When I had my home repair and renovation business, I did this one 3 to 1 over any other outside issue.
Walk outside. If you have a garage, go around to the side door. If not, look at your back door. Bend down and look at the spot where the door frame meets the threshold (the metal piece that goes across the bottom of the door opening).
Now press that spot with your thumb. If your door is not under a porch or alcove and it is more than two years old, I’ll bet that spot is soft or rotten.
A few reasons. Mainly, your home builder was a cheap skate. See, most builders spend coin on the prominent features of a home—bathrooms and kitchen, flooring, and front door sets—and go bargain on stuff you don’t notice as much, like side and back doors.
Another reason is that concrete pad in front of the door. As rain runs off of your roof, it splashes off of that pad onto the bottom 12 inches or so of your door frame, wetting it regularly. And untreated wood no likey being wet.
Which leads to the next reason – door frames are generally made of crap wood. This is not a problem if the door set is covered and never gets wet. It will last till kingdom come. But the combination of untreated, loose-grain wood and regular wettings is a recipe for rot, even if the door frame is painted.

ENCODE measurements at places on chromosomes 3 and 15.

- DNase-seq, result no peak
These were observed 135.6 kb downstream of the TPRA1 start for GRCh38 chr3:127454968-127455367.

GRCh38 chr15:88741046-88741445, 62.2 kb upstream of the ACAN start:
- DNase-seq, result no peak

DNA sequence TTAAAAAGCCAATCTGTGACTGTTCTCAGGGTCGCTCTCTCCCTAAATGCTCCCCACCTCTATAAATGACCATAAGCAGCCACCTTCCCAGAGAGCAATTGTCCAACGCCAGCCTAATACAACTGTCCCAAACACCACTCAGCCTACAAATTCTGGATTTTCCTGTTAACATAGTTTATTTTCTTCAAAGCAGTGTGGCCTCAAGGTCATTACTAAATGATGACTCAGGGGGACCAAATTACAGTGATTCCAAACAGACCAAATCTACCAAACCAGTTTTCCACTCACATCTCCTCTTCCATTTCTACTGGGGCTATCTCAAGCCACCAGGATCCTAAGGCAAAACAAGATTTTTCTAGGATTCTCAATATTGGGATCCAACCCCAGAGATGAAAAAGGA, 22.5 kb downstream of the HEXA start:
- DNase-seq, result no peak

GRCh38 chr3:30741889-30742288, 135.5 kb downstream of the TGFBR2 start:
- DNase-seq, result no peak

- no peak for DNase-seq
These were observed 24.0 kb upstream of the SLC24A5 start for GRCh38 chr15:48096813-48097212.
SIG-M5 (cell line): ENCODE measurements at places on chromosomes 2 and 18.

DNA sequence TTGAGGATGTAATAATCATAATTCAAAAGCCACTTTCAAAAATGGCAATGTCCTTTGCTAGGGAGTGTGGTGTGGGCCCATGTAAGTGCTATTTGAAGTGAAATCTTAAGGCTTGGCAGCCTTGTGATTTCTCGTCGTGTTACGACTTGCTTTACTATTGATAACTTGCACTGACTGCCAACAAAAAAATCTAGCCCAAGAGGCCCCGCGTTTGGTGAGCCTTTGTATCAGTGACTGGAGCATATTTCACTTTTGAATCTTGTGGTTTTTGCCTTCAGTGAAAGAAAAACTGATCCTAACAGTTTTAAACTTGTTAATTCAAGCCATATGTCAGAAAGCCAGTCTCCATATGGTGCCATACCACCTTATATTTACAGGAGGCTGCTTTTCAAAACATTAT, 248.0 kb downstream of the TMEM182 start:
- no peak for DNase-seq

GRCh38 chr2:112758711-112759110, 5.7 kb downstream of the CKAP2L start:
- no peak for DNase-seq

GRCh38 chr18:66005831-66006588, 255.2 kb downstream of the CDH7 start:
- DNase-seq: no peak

What do I do?
This is fixable, but it is a pain. Preventing this repair is much preferable, trust me. You can excise the rotten wood and replace it with waterproof material, but it takes some pretty advanced carpentry skills and, even then, it doesn’t look the best. I’ll do a separate post on that (or better yet, a video).
If your door frame is not rotten yet, you have two options to slow this down or prevent it.
- Install gutter over the door frame. You can do this yourself with minimal skill or call a local gutter company. They will want to gutter your whole house, but just be insistent that you only want it over that door. This is not a full preventative, but it will slow down that splashing. If you gutter and then caulk and paint the vulnerable section of the frame (on both sides) once a year, it should last a good while.
- Install an awning or cover over the door. They are usually canvas or metal. This will fix it permanently. It will cost more to have a pro install it, but in the long run it beats replacing your door frames every other year. And some awnings can be quite decorative.
Don’t wait around on this one.
Just like winter, if you have an uncovered door frame, rot is coming. Get out there and dry it up asap.
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